Many a straight line is drawn with a crooked stick. Pray for those who opposed Ravi’s gospel, that they may not be emboldened in disbelief.
9. No preacher should cause us to doubt the grace of God
Speculation about Ravi’s condition is futile. ‘God’s firm foundation stands, bearing this seal: “The Lord knows those who are his”’ (2 Timothy 2:19a).
We do not know the limits of God’s saving grace. But we do know that his saving grace brings about repentance: ‘Let everyone who names the name of the Lord depart from iniquity’ (2 Timothy 2:19b).
Let us never ‘presume on the riches of his kindness and forbearance and patience’, being ignorant ‘that God’s kindness is meant to lead [us] to repentance’ (Romans 2:4). I pray that Ravi was able to repent in truth and depart from sin.
Charles Spurgeon once said, ‘There may be some sins of which a man cannot speak, but there is no sin which the blood of Christ cannot wash away.’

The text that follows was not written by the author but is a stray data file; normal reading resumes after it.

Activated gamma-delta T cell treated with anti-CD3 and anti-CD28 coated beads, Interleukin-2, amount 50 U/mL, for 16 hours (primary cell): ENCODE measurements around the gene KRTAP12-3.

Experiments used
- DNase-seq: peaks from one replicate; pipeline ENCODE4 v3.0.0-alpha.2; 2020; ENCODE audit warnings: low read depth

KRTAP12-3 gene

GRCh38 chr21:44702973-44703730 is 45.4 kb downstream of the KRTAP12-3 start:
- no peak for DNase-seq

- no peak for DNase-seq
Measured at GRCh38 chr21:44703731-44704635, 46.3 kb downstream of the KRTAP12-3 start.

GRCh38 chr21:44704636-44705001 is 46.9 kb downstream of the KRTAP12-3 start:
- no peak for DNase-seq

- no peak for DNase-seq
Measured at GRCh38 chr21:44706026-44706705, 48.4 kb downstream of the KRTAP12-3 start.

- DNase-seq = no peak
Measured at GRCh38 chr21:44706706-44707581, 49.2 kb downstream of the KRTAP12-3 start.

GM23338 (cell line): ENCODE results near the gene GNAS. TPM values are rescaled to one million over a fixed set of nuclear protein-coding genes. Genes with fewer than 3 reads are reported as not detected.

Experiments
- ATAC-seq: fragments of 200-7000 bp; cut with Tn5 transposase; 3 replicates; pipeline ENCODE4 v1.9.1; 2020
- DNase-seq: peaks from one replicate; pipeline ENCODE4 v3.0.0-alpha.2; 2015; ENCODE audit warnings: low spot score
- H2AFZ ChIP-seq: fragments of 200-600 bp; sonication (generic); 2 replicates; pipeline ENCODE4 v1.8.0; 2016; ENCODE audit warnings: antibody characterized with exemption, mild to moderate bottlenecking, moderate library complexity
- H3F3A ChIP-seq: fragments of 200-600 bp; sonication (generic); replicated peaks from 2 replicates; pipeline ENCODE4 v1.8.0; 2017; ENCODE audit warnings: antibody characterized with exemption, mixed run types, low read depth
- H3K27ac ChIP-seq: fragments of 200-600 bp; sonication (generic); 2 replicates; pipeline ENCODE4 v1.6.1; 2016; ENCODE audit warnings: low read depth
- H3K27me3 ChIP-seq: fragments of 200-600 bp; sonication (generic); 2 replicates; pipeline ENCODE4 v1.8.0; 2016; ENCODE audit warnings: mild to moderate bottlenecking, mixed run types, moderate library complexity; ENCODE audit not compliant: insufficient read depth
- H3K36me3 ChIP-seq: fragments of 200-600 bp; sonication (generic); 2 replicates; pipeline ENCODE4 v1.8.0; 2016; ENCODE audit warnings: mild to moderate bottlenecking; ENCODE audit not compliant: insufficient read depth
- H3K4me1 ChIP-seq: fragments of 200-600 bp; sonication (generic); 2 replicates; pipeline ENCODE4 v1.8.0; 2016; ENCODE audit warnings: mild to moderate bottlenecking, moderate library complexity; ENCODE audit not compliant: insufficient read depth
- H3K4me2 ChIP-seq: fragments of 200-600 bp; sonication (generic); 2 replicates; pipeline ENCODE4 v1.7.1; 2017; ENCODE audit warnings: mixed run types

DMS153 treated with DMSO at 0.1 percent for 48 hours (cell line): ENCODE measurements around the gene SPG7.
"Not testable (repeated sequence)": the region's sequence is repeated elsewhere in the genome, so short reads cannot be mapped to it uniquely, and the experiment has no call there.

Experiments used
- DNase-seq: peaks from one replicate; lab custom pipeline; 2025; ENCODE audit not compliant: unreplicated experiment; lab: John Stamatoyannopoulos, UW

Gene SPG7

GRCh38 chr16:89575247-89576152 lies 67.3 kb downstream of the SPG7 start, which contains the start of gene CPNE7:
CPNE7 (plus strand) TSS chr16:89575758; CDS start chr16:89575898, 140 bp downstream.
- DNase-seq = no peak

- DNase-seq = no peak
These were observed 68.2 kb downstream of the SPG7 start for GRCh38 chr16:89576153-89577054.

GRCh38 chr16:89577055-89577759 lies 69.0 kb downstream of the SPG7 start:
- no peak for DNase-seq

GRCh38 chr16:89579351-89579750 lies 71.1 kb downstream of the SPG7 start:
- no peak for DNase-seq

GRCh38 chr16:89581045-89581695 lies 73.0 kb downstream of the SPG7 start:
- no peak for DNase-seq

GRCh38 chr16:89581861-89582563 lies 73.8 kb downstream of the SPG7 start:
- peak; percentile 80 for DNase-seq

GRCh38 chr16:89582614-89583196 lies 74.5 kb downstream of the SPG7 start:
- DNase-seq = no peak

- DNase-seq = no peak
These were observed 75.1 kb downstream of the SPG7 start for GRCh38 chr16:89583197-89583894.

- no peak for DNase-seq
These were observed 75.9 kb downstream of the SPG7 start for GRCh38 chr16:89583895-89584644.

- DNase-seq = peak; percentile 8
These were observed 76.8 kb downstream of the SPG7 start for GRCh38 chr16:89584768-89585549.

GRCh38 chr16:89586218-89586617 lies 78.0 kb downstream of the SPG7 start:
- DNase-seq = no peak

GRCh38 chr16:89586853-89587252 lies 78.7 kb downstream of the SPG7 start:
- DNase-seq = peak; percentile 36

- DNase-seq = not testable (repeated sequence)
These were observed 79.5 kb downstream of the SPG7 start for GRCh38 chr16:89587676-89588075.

There are many things that were wrong. Many things that should have been corrected in the here and now. But if we believe it is beyond God to ultimately save such a one, let us remember: ‘Who are you to pass judgement on the servant of another? It is before his own master that he stands or falls. And he will be upheld, for the Lord is able to make him stand’ (Romans 14:4).
If God makes Ravi stand in the judgment, it will be by his grace – the exact hope that you and I have of standing when we face God.
May we learn these final lessons that Ravi taught.
And may God’s grace be with all who read this, leading us to repentance and salvation forever.